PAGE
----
FOMO Marketing vs. Kindness Toward Your Audience
“There are only TWO spots left in the program. Sign up now!”
…is the sort of marketing message we might receive from a conventional marketer.
It seems to me that they haven’t taken the care to consider how the audience feels. They’re doing it because it “works” to get those few openings filled.
When they offer only 2 spots left, and yet the campaign is being sent to thousands of people, what are the rest of those people supposed to do?
They’re supposed to feel left out.
This is the main ethical problem in marketing — doing things that are expedient, that “work” to achieve a short-term profit, without caring how the rest of the audience feels.
Of course, this harms the business in the long-term: If the majority of the audience can’t buy at the moment (literally, there are not enough spots for them), yet the marketing makes them feel left out, this erodes the relationship.
Sometimes, this is deliberately done because they are training (or controlling) the audience to feel like they must always do what the marketer says ASAP, or otherwise they’ll feel bad.
Conventional marketing exacerbates:
- Anxiety / scarcity / limitation
- Fear of missing out / being excluded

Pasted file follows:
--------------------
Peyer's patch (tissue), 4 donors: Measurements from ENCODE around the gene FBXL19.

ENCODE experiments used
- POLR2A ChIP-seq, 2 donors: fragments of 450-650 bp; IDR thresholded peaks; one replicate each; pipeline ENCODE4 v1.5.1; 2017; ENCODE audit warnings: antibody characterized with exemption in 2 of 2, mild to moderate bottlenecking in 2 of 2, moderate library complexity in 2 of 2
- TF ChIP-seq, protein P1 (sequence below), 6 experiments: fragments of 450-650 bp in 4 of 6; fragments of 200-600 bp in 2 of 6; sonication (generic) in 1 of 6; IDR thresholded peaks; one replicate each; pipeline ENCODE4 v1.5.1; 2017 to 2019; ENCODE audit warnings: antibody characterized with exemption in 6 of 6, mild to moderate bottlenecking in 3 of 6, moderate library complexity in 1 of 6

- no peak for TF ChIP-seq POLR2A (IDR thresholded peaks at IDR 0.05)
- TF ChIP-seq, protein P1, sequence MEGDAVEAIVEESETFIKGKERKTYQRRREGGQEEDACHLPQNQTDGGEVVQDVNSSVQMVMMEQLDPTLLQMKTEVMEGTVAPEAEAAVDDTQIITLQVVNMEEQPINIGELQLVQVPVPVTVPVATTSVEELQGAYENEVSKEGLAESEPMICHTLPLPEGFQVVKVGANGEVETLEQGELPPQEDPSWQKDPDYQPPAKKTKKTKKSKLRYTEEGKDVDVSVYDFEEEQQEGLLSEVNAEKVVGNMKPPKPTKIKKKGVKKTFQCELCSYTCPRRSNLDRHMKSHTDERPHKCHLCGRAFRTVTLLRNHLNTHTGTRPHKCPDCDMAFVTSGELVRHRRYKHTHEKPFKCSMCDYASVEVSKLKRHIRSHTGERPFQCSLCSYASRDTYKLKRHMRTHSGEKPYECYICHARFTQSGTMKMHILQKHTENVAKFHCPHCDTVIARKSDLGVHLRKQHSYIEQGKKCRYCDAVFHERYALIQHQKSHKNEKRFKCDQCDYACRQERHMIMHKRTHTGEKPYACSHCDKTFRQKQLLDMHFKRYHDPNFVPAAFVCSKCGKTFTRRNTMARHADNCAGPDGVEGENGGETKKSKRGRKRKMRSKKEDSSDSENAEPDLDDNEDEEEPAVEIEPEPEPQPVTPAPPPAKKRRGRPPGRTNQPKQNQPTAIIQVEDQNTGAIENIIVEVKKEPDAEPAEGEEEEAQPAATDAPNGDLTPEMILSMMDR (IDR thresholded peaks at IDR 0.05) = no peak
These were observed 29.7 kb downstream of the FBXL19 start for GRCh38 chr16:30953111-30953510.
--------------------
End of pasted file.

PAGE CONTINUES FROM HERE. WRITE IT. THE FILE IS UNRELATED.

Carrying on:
- Guru-ship (trusting external authority over one’s inner voice)
With these kinds of tactics, everybody loses. The business owner loses because they are feeding their hungry ghost of desperation and need for control. The audience loses because they’re being controlled and weakening their free will.
Sadly, even heart-based people will sometimes use these tactics, because they don’t know there’s a better way.
If someone you follow/subscribe to is doing this, it would be kind of you to reach out and let them know: “Although I appreciate your content and services, there is no need to use FOMO or inauthentic marketing tactics, because if the offer is aligned with your audience and you explain it properly, they will buy it at their own best time. And they’ll appreciate the authenticity and gentleness in your marketing. You’ll have a longer term relationship that leads to more sales from your audience over time.”
In other words, you’re encouraging them to motivate the audience not from fear, but from love.
If they respond with unkindness, or think it’s required to motivate from fear, then maybe it’s time to unsubscribe, and instead support businesses that are putting more kindness and wisdom into the world, instead of fear and doubt.
When there’s real scarcity, how to market that? 🤔
When I have only a few spots left for something, I don’t email my list. And I don’t post it on social media. Instead, I reach out to a few people that I believe would be glad to know about those specific openings. (I ask them to kindly respond in the next 1–3 days — depending on the urgency of the program’s start — if they are interested, so I can otherwise share the opportunity with others.)
If you have something that is timely, e.g. a course or workshop, or the start of a program, then let people know the start date. Also let them know that if they can’t participate, whether the recordings will be available. Respect people enough to allow them to make that choice. The ones who are excited will want to engage sooner rather than later. They won’t want to wait.